Jan 062019

Over Labor Day weekend I went on a 6-day adventure involving car camping, foraging, hiking, scrambling, and a 120 mile bike ride home with camping gear in the BOB trailer. The featured destination was Lime Ridge, a place I hadn’t been to since a Boy Scout hike maybe 20 years ago. There is not much (especially current) info on the Box Mountain Lake or Lime Ridge route available online.

Belleamie cleans a King Bolete while Dia supervises

On Thursday afternoon, Belleamie and Dia picked me up after work and we headed north to the Sulphur Creek Campground. The campground was completely deserted even on a sunny Labor Day weekend; we got the best campsite in the place with a secluded tent area and private beach on the river. It seems like this campground has yet to be re-discovered after being closed for almost a decade. On Friday, we went up the Green Mountain Trail in search of huckleberries and King Boletes. We were successful in finding a large quantity of berries and several good-sized boletes.

Very sketchy log

On Saturday, I stashed my bike and parted ways with Belleamie and Dia. The crux of the entire trip was a log crossing right at the trailhead; I believed I had to cross the Suiattle river here per several online trip reports. Dia and Belleamie nervously watched me do this and expressed concern over my well-being. From there I had to bushwhack for about a mile until reaching the fisherperson’s path to Box Mountain Lakes. This path, although unrelenting in steepness, was in much better shape than I was expecting. It was fairly easy to follow and the brush had been trimmed. I chewed through the almost 4000’ elevation in about two hours, treating myself to abundant huckle and salal berries along the way. I still had plenty of daylight upon reaching Box Mountain Lake, so I decided to continue on another 700’ elevation to Indigo Lake (not labeled on the USGS Map, also known as Upper Rivord Lake). There was one other party camped at the lake before I arrived which was a bit of a surprise, nonetheless I found a lovely campsite perched a bit above the lake and with a gorgeous view of peaks towards the NE.

On Sunday, after a leisurely morning, I did a day scramble up to the top of Lime Mountain. From there I thought I would try traversing southwesterly along the top of Lime Ridge. I did this until reaching a point where I would have had to drop several hundred feet to get around some cliffs. Although that likely would have been possible, I instead decided to drop into upper Twin Lake, which turned out to be a bit tricky due to a band of cliffs that were not visible from the top of the ridge. Also tricky was scrambling up and over the ridge from upper Twin lake to Lower Rivord lake; as I learned later, a well beaten path connects Lower Rivord to LOWER Twin Lake, but I missed it because I didn’t drop into Lower Twin. I made it back to my camp at Indogo Lake and made dinner as night fell.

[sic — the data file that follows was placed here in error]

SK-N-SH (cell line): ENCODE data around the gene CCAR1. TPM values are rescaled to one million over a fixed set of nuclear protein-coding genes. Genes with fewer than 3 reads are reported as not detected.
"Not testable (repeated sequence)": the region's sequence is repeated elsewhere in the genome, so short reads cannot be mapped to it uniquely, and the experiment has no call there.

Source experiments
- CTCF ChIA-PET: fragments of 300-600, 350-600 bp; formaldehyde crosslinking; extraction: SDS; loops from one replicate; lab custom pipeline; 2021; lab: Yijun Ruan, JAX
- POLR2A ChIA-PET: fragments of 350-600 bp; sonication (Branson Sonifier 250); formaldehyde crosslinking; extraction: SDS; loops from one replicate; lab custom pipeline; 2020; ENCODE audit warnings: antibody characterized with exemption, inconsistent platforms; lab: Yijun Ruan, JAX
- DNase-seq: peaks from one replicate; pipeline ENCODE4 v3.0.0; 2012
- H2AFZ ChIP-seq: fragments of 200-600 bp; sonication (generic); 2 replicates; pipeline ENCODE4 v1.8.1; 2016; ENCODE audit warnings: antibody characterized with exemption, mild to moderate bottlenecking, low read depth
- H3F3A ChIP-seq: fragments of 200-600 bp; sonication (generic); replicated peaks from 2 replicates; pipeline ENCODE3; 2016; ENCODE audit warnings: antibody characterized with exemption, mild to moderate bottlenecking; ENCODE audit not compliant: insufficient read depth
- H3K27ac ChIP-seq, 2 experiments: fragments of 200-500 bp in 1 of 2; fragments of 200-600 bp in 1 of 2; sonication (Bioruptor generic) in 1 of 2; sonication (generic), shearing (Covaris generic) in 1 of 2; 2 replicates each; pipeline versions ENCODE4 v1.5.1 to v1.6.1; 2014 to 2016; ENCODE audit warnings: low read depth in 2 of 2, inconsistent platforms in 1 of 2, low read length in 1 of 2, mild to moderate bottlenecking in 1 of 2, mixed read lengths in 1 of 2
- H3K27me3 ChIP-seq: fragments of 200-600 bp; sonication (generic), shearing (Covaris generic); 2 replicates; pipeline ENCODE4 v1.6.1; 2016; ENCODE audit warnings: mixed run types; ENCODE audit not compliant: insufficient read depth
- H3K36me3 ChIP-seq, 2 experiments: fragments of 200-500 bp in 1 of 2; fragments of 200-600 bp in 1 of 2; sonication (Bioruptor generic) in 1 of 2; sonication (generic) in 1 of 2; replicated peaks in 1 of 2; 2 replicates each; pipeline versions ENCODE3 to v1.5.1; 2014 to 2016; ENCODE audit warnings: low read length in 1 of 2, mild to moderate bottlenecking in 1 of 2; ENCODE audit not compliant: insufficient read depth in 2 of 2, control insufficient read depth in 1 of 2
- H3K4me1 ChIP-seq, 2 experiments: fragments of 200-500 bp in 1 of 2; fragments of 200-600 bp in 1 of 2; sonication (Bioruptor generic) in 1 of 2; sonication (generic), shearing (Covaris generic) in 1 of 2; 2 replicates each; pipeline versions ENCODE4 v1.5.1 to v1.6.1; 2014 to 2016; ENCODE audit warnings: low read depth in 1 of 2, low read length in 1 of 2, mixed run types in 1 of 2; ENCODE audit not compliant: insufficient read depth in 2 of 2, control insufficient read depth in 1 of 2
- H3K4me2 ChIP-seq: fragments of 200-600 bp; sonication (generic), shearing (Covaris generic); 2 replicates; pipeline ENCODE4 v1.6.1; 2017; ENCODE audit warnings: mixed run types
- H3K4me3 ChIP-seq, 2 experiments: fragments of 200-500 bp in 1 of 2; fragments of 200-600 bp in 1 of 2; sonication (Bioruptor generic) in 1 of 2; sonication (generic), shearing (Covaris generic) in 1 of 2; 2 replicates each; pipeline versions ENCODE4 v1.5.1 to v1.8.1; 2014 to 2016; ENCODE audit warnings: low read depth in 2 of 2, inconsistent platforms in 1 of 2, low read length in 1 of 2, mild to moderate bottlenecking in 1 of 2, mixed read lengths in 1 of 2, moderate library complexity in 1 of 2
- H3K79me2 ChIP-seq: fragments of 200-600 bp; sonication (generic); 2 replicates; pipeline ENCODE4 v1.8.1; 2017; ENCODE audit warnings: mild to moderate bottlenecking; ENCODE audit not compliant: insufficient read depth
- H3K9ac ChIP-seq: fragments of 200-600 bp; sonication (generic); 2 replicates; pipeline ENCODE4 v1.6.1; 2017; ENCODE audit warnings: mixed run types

Repacked for bike mode

On Labor Day, I broke camp and swiftly descended back down the Box Mountain Lake trail. Based on info that I had gleaned from another party I met on Lime Mountain, I learned that there is another log available for crossing the Suiattle River that is just upstream of the site of the destroyed bridge on the Milk Creek trail, so I thought I would try that to avoid the bushwhacking and iffy log near the parking lot. This log worked great and it is located just around a bend upriver of the bridge site. Back at the parking lot, I retrieved my bike and repacked my stuff for biking mode. I was in need of a bath and had some time to spare, so I thought I would try making the short trek to Sulphur Hot Springs. However, these hot springs are very difficult to find and I had no success other than being teased by rotten egg smell. The Sulphur Creek Campground would have made a lovely place to camp for another night, however it was a 120 mile bike ride to home from here and I needed to break that up. I rode down the Suiattle River Road, which was somewhat horrible on the washboarded gravel parts, but smooth sailing on the paved sections. I rode to Darrington and had pizza and beer for dinner. By then it was getting pretty dark, so I found a spot to set up my hammock along the Whitehorse Trail .

On Tuesday, I rode the remaining 90 miles home via SR-530, Arlington, the Centennial Trail, Snohomish, some challenging backroads and arterials through Bothell, the Burke Gilman Trail, and Lake Washington Blvd. Before arriving home, I took a quick swim at Denny-Blaine park (No, I didn’t pack a swimsuit on this trip).

May 132017